The case for dairy is not as clear-cut, rosy or salutary as its proponents make it out to be (Growing appetite in S-E Asia for dairy, Dec 7).
Asian societies, traditionally low consumers of dairy, are constantly exhorted to increase their consumption by businesses, and must be discriminating in their response.
There is evidence that dairy, because of its inherent sugar, protein and hormonal content, causes as many harmful as beneficial effects.
There is evidence that drinking milk not only doesn't help in bone strengthening, but is also linked to osteoporosis, which is a bone condition characterised by low bone mass or decreased bone strength. Western societies which ingest the highest amounts of dairy do not have the lowest incidence of osteoporosis, a disease best prevented by calcium and vitamin D from alternative sources, adequate weight-bearing exercise and discretionary exposure to sunlight.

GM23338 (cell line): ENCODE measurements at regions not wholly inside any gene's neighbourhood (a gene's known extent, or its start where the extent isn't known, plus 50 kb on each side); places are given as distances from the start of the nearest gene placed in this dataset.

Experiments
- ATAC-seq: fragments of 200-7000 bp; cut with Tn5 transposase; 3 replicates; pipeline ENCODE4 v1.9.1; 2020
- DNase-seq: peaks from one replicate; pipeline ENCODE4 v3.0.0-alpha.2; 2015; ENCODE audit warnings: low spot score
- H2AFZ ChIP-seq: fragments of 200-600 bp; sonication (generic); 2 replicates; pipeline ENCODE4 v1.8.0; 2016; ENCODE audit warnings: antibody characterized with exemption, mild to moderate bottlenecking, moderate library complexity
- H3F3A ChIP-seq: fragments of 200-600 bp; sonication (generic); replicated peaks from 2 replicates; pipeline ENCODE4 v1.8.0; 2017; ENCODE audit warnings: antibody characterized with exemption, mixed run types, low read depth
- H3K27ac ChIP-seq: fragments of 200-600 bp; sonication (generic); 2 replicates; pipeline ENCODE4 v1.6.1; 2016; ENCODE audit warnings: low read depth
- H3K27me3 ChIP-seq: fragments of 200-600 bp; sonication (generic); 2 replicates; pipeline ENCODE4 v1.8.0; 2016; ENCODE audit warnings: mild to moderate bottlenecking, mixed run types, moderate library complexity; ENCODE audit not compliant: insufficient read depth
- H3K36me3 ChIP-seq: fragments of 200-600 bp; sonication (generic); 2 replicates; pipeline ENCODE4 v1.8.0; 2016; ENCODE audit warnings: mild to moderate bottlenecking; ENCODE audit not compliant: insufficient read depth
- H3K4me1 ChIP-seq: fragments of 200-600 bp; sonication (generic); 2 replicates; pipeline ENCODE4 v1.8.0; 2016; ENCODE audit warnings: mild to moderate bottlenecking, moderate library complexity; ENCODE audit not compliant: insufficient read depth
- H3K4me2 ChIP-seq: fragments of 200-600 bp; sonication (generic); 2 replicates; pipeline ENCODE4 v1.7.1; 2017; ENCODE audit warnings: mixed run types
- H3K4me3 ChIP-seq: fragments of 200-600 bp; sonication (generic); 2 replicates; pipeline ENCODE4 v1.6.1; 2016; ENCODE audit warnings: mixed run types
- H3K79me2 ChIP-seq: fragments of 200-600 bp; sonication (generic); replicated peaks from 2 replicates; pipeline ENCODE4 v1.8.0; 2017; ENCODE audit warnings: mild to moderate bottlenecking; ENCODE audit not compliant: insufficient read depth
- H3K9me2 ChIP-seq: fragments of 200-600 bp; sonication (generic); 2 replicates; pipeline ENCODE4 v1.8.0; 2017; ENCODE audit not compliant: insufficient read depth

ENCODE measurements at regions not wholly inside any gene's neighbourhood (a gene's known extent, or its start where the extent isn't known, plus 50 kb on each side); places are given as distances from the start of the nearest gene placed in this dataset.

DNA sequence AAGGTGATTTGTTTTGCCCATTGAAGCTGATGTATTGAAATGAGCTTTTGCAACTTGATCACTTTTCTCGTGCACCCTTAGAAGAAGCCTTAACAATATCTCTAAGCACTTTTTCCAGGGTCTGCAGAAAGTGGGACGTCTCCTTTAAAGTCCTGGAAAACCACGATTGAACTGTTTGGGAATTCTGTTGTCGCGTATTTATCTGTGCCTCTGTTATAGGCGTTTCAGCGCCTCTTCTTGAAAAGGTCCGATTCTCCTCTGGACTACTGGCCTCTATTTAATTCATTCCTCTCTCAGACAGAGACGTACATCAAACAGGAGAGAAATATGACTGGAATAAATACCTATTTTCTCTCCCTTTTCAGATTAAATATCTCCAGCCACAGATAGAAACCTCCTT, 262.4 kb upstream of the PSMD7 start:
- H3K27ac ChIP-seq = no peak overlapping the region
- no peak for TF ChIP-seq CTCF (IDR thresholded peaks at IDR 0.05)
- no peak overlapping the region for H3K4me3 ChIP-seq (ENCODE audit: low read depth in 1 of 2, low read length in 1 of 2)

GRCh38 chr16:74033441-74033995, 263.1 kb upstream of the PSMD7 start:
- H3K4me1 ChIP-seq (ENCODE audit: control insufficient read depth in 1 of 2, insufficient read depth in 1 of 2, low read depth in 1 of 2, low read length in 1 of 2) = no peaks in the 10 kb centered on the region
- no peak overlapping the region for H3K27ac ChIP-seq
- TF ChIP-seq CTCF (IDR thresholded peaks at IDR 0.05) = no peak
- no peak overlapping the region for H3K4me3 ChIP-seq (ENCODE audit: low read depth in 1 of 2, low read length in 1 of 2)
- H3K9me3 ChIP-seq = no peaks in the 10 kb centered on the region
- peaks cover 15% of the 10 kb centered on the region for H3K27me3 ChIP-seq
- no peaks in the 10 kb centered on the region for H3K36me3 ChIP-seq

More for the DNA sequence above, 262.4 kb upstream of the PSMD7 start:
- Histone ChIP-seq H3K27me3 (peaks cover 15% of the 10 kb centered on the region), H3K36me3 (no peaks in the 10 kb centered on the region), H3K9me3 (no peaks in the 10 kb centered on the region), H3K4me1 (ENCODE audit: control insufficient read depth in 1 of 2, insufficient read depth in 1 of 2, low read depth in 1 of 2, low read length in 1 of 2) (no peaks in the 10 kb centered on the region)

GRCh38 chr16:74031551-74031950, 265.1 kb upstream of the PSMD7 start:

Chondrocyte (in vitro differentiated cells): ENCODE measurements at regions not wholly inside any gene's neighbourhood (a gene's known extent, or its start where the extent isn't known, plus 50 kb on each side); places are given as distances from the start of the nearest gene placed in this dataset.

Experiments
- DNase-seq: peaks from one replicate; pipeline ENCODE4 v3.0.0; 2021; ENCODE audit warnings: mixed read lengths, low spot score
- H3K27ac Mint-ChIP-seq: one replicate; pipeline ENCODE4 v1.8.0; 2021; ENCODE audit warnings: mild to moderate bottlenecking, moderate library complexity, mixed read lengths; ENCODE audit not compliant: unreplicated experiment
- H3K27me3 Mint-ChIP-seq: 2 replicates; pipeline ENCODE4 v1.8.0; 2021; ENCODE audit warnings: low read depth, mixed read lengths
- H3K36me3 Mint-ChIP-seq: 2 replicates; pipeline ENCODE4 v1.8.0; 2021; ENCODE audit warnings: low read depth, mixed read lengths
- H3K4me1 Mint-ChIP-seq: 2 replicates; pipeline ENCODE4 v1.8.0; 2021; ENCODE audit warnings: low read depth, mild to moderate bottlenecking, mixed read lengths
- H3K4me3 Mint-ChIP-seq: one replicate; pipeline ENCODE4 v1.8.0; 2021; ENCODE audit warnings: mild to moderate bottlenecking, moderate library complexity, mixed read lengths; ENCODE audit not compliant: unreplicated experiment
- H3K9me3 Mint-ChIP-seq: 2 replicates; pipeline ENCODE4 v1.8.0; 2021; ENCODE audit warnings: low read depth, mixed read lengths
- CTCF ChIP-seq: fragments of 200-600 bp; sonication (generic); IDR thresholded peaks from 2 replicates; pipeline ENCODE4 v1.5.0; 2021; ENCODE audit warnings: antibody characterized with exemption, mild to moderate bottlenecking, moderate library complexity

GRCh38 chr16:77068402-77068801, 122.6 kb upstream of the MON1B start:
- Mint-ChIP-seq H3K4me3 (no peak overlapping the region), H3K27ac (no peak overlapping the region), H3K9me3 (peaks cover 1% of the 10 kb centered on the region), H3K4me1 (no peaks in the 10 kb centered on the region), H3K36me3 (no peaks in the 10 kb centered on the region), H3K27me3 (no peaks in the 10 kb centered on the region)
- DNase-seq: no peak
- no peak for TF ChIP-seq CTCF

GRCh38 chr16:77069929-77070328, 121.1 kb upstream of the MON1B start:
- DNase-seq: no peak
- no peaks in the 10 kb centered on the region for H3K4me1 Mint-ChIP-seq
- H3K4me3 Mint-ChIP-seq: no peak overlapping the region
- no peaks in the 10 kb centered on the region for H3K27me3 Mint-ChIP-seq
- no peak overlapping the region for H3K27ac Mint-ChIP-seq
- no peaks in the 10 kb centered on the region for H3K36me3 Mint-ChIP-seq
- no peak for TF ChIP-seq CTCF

That said, so many factors are involved in a diet that it is as often art as science. Factors such as the quality of dairy, the presence of additives and the complementary processes of fermentation play a role in determining research conclusions.
Meanwhile, caveat emptor (buyer beware).
Yik Keng Yeong (Dr)